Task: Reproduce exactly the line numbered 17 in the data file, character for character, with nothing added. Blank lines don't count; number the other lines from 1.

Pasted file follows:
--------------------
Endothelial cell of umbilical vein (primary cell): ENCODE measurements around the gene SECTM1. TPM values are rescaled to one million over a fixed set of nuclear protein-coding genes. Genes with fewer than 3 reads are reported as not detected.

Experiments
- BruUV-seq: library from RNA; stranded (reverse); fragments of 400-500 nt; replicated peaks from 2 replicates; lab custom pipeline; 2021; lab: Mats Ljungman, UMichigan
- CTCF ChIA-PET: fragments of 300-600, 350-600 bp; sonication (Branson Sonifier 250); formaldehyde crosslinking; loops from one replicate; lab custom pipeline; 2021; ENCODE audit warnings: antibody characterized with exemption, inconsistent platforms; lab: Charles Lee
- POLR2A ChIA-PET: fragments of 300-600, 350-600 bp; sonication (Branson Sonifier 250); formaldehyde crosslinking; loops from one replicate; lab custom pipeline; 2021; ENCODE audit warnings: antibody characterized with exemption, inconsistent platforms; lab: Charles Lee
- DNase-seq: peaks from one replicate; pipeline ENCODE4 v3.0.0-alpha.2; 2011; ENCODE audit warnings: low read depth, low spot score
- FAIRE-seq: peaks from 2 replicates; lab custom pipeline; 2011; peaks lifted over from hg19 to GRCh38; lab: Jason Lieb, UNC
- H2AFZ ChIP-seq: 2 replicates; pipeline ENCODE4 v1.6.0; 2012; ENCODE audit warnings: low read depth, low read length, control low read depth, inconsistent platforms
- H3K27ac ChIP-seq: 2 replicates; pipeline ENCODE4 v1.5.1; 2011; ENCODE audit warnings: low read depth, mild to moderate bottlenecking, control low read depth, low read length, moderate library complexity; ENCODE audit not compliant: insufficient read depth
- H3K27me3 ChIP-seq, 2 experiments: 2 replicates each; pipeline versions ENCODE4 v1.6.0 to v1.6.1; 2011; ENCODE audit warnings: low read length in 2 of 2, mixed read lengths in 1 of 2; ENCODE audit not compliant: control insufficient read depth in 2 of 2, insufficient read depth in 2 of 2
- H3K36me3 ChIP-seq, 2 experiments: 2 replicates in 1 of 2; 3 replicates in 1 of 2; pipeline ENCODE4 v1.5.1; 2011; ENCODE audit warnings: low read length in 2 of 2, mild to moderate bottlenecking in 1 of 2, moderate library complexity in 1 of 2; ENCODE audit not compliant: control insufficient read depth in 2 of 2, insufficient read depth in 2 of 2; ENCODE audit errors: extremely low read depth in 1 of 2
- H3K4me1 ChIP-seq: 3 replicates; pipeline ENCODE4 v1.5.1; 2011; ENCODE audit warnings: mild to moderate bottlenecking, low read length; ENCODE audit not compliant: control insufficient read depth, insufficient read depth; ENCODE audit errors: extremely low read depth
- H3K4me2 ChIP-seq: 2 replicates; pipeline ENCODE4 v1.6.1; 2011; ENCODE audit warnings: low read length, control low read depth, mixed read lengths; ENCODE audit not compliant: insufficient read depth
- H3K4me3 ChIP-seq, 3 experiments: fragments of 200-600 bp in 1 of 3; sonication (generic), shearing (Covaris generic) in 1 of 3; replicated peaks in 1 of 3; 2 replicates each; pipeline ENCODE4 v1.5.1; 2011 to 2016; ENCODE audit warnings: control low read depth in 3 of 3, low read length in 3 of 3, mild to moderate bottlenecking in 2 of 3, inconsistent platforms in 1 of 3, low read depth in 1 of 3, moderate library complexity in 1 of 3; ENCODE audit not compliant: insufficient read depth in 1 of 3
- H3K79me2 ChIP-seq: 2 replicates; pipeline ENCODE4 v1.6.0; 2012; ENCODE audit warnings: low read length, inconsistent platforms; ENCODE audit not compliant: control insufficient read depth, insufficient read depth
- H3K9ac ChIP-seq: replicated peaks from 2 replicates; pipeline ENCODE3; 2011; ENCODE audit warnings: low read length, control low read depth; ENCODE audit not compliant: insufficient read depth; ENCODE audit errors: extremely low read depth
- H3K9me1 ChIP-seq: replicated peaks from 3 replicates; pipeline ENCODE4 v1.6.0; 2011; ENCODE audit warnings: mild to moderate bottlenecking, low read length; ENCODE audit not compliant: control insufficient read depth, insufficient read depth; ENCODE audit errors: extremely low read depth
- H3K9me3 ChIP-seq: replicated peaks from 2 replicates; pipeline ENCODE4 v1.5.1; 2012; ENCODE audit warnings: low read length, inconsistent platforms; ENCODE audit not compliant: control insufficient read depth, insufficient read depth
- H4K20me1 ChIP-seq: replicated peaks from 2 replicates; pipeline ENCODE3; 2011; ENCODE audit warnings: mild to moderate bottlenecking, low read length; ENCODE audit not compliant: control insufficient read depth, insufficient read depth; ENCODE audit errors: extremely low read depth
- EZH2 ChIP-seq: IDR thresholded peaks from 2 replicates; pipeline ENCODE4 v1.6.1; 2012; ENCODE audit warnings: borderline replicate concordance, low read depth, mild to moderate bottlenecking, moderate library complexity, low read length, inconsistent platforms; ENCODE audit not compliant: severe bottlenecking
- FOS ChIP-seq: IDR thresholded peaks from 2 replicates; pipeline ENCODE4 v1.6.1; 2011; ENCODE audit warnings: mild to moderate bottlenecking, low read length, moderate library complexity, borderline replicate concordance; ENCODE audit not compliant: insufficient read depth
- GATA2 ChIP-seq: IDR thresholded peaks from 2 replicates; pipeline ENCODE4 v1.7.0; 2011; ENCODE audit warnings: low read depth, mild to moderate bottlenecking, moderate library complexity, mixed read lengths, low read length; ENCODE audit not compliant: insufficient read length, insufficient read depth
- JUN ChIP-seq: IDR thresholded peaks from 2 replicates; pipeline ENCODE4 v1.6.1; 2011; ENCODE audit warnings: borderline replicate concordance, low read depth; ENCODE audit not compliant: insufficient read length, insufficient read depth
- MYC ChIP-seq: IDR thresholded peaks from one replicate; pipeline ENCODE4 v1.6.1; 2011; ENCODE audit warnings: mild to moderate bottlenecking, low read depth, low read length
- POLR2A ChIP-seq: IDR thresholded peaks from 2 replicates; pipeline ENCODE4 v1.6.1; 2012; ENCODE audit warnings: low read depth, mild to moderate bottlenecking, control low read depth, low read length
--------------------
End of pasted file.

- H3K9me1 ChIP-seq: replicated peaks from 3 replicates; pipeline ENCODE4 v1.6.0; 2011; ENCODE audit warnings: mild to moderate bottlenecking, low read length; ENCODE audit not compliant: control insufficient read depth, insufficient read depth; ENCODE audit errors: extremely low read depth